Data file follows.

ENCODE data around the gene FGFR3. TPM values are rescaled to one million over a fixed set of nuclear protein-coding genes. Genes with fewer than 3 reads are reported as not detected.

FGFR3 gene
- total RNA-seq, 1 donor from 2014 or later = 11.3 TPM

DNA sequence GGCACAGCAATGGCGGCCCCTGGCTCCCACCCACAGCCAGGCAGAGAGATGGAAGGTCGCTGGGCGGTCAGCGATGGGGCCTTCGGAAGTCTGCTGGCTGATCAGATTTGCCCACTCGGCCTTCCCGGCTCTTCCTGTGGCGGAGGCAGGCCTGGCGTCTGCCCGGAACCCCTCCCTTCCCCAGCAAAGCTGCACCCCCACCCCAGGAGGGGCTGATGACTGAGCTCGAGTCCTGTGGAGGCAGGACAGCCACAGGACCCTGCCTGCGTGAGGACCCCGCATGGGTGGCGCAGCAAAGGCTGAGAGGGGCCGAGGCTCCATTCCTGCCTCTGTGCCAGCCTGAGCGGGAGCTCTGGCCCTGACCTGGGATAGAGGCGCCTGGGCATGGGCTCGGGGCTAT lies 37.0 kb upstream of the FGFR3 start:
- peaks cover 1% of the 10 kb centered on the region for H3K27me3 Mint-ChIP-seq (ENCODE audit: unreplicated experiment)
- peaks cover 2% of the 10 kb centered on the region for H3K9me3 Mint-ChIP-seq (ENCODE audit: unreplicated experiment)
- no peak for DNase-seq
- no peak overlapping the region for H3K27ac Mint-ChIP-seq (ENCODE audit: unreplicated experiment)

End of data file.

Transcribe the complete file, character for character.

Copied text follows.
ENCODE data around the gene FGFR3. TPM values are rescaled to one million over a fixed set of nuclear protein-coding genes. Genes with fewer than 3 reads are reported as not detected.

FGFR3 gene
- total RNA-seq, 1 donor from 2014 or later = 11.3 TPM

DNA sequence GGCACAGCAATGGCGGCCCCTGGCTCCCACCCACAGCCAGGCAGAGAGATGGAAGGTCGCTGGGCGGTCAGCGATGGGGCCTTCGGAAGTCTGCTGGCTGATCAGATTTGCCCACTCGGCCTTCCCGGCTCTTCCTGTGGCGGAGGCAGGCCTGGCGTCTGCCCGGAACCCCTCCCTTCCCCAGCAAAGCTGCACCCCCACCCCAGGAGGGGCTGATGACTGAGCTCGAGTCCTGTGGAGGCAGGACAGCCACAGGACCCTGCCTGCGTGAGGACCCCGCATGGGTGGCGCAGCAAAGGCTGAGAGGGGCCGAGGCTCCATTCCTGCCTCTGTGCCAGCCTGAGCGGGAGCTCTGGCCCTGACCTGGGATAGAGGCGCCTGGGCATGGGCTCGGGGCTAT lies 37.0 kb upstream of the FGFR3 start:
- peaks cover 1% of the 10 kb centered on the region for H3K27me3 Mint-ChIP-seq (ENCODE audit: unreplicated experiment)
- peaks cover 2% of the 10 kb centered on the region for H3K9me3 Mint-ChIP-seq (ENCODE audit: unreplicated experiment)
- no peak for DNase-seq
- no peak overlapping the region for H3K27ac Mint-ChIP-seq (ENCODE audit: unreplicated experiment)